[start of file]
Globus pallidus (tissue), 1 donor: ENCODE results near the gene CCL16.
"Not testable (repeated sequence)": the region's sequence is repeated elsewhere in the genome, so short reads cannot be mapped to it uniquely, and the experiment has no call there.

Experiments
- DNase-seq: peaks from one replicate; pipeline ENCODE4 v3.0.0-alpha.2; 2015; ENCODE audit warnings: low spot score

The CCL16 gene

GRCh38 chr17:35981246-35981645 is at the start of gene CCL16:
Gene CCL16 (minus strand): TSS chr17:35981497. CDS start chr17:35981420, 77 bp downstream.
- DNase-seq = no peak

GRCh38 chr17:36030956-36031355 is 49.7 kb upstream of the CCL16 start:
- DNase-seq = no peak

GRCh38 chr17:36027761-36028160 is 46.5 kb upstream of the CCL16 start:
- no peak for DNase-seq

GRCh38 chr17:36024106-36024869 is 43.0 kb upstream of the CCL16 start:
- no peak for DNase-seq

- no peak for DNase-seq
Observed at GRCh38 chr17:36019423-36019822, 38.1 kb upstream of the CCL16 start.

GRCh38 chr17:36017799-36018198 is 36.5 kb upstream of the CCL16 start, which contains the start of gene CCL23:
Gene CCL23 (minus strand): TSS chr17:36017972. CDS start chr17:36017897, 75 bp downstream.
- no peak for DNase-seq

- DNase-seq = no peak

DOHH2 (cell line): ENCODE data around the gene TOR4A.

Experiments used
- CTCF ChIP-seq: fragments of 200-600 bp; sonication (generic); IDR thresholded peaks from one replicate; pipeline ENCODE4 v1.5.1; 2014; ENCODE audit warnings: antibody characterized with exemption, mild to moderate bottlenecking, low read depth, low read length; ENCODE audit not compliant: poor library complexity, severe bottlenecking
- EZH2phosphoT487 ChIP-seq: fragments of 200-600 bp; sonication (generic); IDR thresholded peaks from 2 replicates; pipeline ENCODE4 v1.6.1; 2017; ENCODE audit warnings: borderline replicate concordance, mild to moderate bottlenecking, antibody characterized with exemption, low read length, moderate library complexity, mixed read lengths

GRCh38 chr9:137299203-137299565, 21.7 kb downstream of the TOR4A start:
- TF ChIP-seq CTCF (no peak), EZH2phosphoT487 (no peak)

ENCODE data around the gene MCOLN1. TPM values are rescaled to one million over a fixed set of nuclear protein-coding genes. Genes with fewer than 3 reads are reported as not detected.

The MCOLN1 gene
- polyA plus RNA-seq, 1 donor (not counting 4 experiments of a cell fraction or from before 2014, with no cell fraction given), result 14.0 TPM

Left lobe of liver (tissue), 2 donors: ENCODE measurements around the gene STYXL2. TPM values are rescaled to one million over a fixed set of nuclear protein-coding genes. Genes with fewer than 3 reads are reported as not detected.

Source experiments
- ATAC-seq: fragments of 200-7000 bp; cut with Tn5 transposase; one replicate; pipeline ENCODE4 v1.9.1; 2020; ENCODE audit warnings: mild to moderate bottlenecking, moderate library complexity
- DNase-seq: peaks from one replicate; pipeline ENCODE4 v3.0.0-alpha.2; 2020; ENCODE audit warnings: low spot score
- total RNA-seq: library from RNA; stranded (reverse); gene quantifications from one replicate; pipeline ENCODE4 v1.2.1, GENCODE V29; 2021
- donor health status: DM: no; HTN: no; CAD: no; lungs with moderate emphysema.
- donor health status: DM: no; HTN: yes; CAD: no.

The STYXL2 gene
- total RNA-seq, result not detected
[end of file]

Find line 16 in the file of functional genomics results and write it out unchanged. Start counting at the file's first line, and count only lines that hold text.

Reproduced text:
Observed at GRCh38 chr17:36019423-36019822, 38.1 kb upstream of the CCL16 start.